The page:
The Ocean at the End of the Lane is the newest book by Neil Gaiman. It came out near the end of June. It was a short story/novella that he developed into a novel-length work for publication. I heard about this book months ago, and got all excited for it… and then I found out he was pre-signing copies. And so I ordered one.
I’m not an autograph hound by any means. When I was kid, I went to a professional tennis tournament and watched Jana Novotná play. She was rightthere! I walked up and said, ‘Hi – you’re great! Can I have your autograph?’ But since I had no paper or pen, I had to ask her for a ball to sign. And oh yeah, did she have a pen too??
She did, and was very nice about it.
So much for being prepared. But anyway. I pre-ordered a pre-signed copy of the book from Porter Books in Cambridge, MA (lots of love for little bookshops). And finally, it came!
It’s short – I read it over the weekend. And it’s simple, maybe deceptively so, but by the end, I did get a little misty-eyed. It’s written for adults, and is written as an adult looking back on himself as a kid. It’s a lovely little taste of a story, but definitely feels like a lot was undeveloped. This could have been a really great novel – instead, it’s a brief meditation on loneliness, being different, being small and scared, and small and powerful.
Sussex, England. A middle-aged man returns to his childhood home to attend a funeral. Although the house he lived in is long gone, he is drawn to the farm at the end of the road, where, when he was seven, he encountered a most remarkable girl, Lettie Hempstock, and her mother and grandmother. He hasn’t thought of Lettie in decades, and yet as he sits by the pond (a pond that she’d claimed was an ocean) behind the ramshackle old farmhouse, the unremembered past comes flooding back. And it is a past too strange, too frightening, too dangerous to have happened to anyone, let alone a small boy.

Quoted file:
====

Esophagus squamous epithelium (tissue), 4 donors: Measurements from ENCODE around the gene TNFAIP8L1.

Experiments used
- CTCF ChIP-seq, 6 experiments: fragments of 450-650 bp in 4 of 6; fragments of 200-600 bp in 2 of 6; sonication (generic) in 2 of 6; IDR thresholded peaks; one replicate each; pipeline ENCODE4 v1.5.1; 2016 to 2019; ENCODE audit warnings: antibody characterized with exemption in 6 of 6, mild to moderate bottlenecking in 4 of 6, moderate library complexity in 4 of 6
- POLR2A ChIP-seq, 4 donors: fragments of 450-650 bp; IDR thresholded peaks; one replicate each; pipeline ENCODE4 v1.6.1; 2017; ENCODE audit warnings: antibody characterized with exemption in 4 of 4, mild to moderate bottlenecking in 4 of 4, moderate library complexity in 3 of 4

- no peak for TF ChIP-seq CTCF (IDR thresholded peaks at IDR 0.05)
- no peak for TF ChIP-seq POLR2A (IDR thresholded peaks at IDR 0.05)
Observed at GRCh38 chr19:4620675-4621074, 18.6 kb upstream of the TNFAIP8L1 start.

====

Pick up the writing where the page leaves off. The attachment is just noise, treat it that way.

Forty years earlier, a man committed suicide in a stolen car at this farm at the end of the road. Like a fuse on a firework, his death lit a touchpaper and resonated in unimaginable ways. The darkness was unleashed, something scary and thoroughly incomprehensible to a little boy. And Lettie—magical, comforting, wise beyond her years—promised to protect him, no matter what.
A groundbreaking work from a master, The Ocean at the End of the Lane is told with a rare understanding of all that makes us human, and shows the power of stories to reveal and shelter us from the darkness inside and out. It is a stirring, terrifying, and elegiac fable as delicate as a butterfly’s wing and as menacing as a knife in the dark.
And this is a story NPR did about it.
When I finished the book, I was thinking that I probably didn’t need to buy it – it was so short, I shouldn’t’ve bothered… But now, I’m thinking it’s good I did, because I’ll really have the chance to go back and read it a couple of times. I have a feeling there’s a lot more to it then I’m going to get out of a single reading.